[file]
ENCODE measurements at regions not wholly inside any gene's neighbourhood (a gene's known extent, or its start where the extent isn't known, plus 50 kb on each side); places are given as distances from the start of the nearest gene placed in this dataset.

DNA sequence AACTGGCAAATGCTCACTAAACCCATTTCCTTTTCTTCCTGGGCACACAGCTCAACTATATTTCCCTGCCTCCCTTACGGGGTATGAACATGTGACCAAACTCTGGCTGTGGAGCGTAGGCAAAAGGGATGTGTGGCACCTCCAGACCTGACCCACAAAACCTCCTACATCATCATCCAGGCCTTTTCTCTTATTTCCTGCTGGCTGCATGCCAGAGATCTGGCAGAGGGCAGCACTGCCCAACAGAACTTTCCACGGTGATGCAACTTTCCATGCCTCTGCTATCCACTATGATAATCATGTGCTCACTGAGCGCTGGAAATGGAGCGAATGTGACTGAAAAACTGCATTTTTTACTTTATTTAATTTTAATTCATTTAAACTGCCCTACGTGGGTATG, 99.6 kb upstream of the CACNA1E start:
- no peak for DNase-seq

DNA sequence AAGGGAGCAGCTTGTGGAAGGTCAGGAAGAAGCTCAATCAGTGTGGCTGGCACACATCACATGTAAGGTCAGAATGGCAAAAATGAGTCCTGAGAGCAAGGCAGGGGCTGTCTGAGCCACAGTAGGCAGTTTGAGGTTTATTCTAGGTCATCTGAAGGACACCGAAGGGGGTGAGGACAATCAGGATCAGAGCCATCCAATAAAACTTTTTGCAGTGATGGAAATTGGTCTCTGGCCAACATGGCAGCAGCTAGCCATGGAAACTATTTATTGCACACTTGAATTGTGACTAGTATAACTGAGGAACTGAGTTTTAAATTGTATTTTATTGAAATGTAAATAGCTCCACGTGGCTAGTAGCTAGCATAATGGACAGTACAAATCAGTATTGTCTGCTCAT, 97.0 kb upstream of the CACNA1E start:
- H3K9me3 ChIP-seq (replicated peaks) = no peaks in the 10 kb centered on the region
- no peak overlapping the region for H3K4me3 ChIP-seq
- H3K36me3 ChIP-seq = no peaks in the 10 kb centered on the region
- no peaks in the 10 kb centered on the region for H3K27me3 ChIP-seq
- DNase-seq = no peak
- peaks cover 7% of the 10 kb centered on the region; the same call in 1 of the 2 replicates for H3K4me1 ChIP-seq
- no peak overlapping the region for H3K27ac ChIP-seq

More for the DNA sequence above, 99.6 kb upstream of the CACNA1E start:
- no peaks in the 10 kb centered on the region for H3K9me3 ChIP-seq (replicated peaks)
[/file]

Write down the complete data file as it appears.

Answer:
ENCODE measurements at regions not wholly inside any gene's neighbourhood (a gene's known extent, or its start where the extent isn't known, plus 50 kb on each side); places are given as distances from the start of the nearest gene placed in this dataset.

DNA sequence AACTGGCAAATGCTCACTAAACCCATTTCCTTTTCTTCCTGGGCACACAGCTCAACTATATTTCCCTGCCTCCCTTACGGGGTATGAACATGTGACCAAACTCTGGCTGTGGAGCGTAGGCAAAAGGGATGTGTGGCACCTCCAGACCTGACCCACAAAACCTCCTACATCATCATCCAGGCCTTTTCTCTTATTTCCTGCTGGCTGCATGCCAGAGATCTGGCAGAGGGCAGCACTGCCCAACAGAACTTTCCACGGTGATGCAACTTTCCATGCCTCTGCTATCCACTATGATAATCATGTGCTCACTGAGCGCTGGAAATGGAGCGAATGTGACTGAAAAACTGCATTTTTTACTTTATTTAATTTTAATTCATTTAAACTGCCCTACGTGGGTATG, 99.6 kb upstream of the CACNA1E start:
- no peak for DNase-seq

DNA sequence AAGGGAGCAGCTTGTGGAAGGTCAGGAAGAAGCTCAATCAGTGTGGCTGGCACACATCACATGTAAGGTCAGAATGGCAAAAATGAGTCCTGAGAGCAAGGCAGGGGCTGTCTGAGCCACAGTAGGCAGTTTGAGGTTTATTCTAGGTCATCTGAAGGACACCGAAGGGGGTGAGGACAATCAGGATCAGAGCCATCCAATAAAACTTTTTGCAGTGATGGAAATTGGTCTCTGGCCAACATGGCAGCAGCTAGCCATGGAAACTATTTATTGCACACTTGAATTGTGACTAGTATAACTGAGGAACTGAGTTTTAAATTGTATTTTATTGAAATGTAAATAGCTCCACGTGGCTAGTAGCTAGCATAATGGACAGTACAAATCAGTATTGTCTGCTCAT, 97.0 kb upstream of the CACNA1E start:
- H3K9me3 ChIP-seq (replicated peaks) = no peaks in the 10 kb centered on the region
- no peak overlapping the region for H3K4me3 ChIP-seq
- H3K36me3 ChIP-seq = no peaks in the 10 kb centered on the region
- no peaks in the 10 kb centered on the region for H3K27me3 ChIP-seq
- DNase-seq = no peak
- peaks cover 7% of the 10 kb centered on the region; the same call in 1 of the 2 replicates for H3K4me1 ChIP-seq
- no peak overlapping the region for H3K27ac ChIP-seq

More for the DNA sequence above, 99.6 kb upstream of the CACNA1E start:
- no peaks in the 10 kb centered on the region for H3K9me3 ChIP-seq (replicated peaks)